Julius Malema, love him or hate him, is in the news again. Or shall I say, still. It’s no secret that the South African media love the ubiquitous ANC Youth League President, or as Floyd Shivambu, the League’s spokesperson likes to refer to him, “the President”. And why not? His near-daily exploits are the stuff of many an editor’s wet dream. Edgy, controversial and antagonistic, the man certainly knows how to get attention and keep it. And of course the kinds of attention-grabbing statements and publicity stunts he is now well-known for sell newspapers, draws in a readership and get advertising revenue flowing. Despite his detractors’ claims of stupidity and simple-mindedness, the evidence is stacking up that Mr. Malema is in fact rather clever in his own way and is playing the media like a well-tuned fiddle. Nary a day goes by without images of our favourite Youth League President being splashed across front pages of our newspapers and online news services, and while it may not be true that “no publicity is bad publicity”, the adage does bear some weight in this context. Of late, that context has been the widely-publicised hate speech trial recently concluded in the South Gauteng High Court in Johannesburg, which at this time is awaiting judgement. For those who followed the court case itself, and not the mud-slinging that occurred outside it, the debate inside the courtroom was rather important and as such has had a significant presence in the public mind. More than this, and in no small part as a result of the high profile nature of the case, the exchange has been of a very high quality and an intensity that would put many a Friday night legal drama to shame, thanks in no small part to the level of experience and seniority on display from the legal fraternity. Despite this however, the headlines we are reading include such juicy tidbits as Winnie Madikizela–Mandela’s pre facto proclamation of victory and posturing outside the court buildings or Mr. Malema’s own extra-court dancing, singing and built-to-be-headline statements. The actual discourse within the courtroom has seemingly been sidelined in favour...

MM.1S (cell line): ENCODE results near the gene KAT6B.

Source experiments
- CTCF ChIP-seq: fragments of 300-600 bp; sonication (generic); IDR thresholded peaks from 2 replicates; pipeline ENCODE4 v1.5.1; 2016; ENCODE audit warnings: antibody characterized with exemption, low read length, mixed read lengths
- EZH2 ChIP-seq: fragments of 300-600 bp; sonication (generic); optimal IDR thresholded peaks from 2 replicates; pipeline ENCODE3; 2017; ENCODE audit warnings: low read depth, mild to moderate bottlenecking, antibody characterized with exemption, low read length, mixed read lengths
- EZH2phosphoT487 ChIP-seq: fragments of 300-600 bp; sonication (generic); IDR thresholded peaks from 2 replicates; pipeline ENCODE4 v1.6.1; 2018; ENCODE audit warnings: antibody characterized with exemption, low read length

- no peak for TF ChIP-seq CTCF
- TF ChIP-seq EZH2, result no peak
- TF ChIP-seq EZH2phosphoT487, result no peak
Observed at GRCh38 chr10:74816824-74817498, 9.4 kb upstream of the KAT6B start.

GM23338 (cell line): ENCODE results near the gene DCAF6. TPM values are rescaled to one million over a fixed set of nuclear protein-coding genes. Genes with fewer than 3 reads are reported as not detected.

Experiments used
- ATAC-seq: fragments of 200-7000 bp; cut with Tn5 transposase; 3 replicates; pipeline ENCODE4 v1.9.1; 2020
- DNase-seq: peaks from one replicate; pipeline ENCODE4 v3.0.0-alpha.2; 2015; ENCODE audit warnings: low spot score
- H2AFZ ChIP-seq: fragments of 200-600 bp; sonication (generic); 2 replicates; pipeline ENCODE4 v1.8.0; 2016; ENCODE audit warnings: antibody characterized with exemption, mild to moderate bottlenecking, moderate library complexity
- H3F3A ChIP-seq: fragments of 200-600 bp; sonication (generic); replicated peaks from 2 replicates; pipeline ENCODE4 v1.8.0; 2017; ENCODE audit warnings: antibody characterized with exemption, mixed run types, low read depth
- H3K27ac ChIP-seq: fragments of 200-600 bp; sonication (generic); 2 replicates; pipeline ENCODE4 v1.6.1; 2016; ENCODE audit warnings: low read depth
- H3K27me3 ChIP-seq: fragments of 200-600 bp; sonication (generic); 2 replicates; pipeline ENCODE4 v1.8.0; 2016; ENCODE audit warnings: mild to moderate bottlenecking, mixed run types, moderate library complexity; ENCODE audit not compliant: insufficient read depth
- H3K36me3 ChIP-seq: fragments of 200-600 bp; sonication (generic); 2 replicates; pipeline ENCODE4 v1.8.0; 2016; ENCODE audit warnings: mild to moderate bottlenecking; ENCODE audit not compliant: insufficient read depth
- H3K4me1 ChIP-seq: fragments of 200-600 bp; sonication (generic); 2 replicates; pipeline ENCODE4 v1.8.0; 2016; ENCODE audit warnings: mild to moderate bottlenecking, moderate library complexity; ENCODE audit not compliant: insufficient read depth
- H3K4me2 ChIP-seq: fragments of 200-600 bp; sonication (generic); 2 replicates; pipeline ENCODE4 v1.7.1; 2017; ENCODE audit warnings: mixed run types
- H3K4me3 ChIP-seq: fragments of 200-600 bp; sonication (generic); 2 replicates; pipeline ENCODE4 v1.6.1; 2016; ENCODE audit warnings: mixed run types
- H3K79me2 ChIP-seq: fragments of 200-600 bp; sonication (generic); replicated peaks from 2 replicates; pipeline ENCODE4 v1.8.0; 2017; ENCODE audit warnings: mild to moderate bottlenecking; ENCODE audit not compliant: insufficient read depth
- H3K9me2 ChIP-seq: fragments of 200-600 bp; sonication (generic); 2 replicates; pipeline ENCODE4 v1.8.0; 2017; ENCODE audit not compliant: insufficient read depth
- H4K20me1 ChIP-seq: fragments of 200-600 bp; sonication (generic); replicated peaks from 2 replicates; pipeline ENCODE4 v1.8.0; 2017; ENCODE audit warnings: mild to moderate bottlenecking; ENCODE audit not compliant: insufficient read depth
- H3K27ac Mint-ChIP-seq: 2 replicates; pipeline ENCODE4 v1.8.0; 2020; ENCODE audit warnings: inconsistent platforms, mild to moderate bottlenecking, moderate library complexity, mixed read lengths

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Nationalisation or freedom: What would Julius do?

Mar 11, 11 Nationalisation or freedom: What would Julius do?

Posted by in Economics, Politics

Julius Malema and his posse are right: the unemployment situation in South Africa, the inequality, the lack of economic freedom, is a ticking time-bomb that cannot be ignored. The poor will eventually stop being okay with rich people riding around in fancy German cars, wearing expensive, imported watches and drinking x-year old whisky that costs their annual family income. The solution, the ‘cure’ the ANCYL proposes, is nationalisation. How does nationalisation of the mines fix massive unemployment? Nationalisation suggests a change in ownership; it doesn’t change output or productivity. The mines won’t suddenly become more profitable because they are state owned. They won’t be more productive, so they won’t hire more people. In a recent speech, Malema invoked the example of Botswana. This may explain what he has in mind. In Botswana, the government is a majority stakeholder in mining. This means that the government gets a larger proportion of the profits than would otherwise happen (for example, through taxes) and (some of) this is fed back to the people in public investment and grants. The result? A population dependent on the whims of the government as to how the money is used. Not unlike the population of Bahrain (and several other middle-eastern dictatorships) who are rising up against their dictators because they want freedom, not hand-outs. In many of these places, the standard of living and average income levels far outstrip those in South Africa. It appears that isn’t enough. Even where a democracy theoretically exists, if most people live on government hand-outs, the power of ruling party over people (because they are dependent on grants) ensures that, most of the time, the people won’t risk voting against them. This means the party stays in power and is able to act with impunity, without the usual checks and balances to curb actions that go against the people’s interests and demands. This is not to suggest that social grants are wholly bad. Social grants provide a crucial safety net in difficult times. But when they are...